Now, on to the R&I post. This post is what really spurred me to write today. I suggest you read the original, but the post basically discusses the advantage of being thin as climber and the perception that this is somehow cheating akin to using steroids.

"At what point does losing weight to climb hard offend our senses of “what’s fair”? When does losing weight become cheating?" I would say never. I can only speak for my group of friends, but I have never heard anyone mention being thin as unfair or cheating. In my belief, and I think my friends' as well, being extremely thin can be a very serious health problem (as Andrew discusses), but I've never seen it as unfair. Let me know if I'm off base here.

"Some (but certainly not all) of the top climbers in the world have the hollow, sunken-cheek, and ashen look of anorexics. Look at any World Cup podium, and the finalists seem like they could be blown over in a stiff wind." Disagree. There are very few pro-level climbers I would describe as waifish. Do you have to be thin to be a top climber? Absolutely, but you also have to be beast strong. Any top level athlete in an active sport (basketball, football, soccer, cycling, ultimate, running, tennis, etc, etc, etc) is thin and in great shape and think climbing is no different.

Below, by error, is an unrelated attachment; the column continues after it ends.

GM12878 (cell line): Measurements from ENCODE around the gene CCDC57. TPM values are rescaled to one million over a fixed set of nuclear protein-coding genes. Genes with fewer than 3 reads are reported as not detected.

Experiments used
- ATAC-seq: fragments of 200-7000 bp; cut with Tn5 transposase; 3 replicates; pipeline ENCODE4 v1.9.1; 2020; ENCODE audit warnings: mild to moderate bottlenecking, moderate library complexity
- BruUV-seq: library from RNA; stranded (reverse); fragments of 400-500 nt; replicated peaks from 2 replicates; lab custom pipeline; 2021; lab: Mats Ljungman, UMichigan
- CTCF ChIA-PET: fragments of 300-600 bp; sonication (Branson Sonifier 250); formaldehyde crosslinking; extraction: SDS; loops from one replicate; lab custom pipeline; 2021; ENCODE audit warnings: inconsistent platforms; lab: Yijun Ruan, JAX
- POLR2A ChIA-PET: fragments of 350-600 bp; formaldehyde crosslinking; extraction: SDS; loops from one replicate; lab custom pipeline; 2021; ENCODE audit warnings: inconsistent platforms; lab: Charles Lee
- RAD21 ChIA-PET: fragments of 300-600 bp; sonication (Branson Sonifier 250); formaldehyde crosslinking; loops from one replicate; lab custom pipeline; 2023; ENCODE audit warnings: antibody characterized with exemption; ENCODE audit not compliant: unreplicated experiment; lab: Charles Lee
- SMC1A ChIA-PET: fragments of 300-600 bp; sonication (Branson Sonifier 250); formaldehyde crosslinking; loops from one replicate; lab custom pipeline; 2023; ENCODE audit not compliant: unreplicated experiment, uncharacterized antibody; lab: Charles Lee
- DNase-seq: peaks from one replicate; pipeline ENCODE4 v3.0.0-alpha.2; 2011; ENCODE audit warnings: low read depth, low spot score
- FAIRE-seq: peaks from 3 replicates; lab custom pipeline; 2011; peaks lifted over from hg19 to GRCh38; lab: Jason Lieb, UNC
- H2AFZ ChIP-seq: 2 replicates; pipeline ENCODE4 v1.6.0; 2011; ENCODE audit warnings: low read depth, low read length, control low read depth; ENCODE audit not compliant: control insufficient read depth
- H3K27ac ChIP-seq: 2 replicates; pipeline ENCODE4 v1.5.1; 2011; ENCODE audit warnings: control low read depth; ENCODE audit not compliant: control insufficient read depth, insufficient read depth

"When climbers, our friends and peers or even the pros, succeed on a hard climb, it’s common to hear others qualify their ascents behind their backs." Obviously there will be people who question or are jealous of others' achievement in anything. I choose not to climb with people who have this type of attitude. I think this has less to do with the perception of being thin than it has to do with the excuses and negativity that some people always bring to the table.

Finally, Andrew tries to draw a parallel between being thin and using PEDs which I think is so far off base that I had to post this. Using PEDs is generally frowned upon and absolutely banned in competition. Using PEDs amounts to using artificially engineered substances which have been specifically designed to increase performance. Being thin is living, exercising, and eating in a way that shapes your body according to your desires. Finally, I think the biggest problem with this post is the claim that there is a widespread belief that being thin is somehow similar to using PEDs and gives an unfair advantage. I have personally never thought this and I can't remember ever hearing anyone say this. The only time I've been concerned is when someone looks so thin that it appears unhealthy. Maybe some other people can chime in in the comments to let me know if I'm off base on this, but I simply don't thing this perception exists.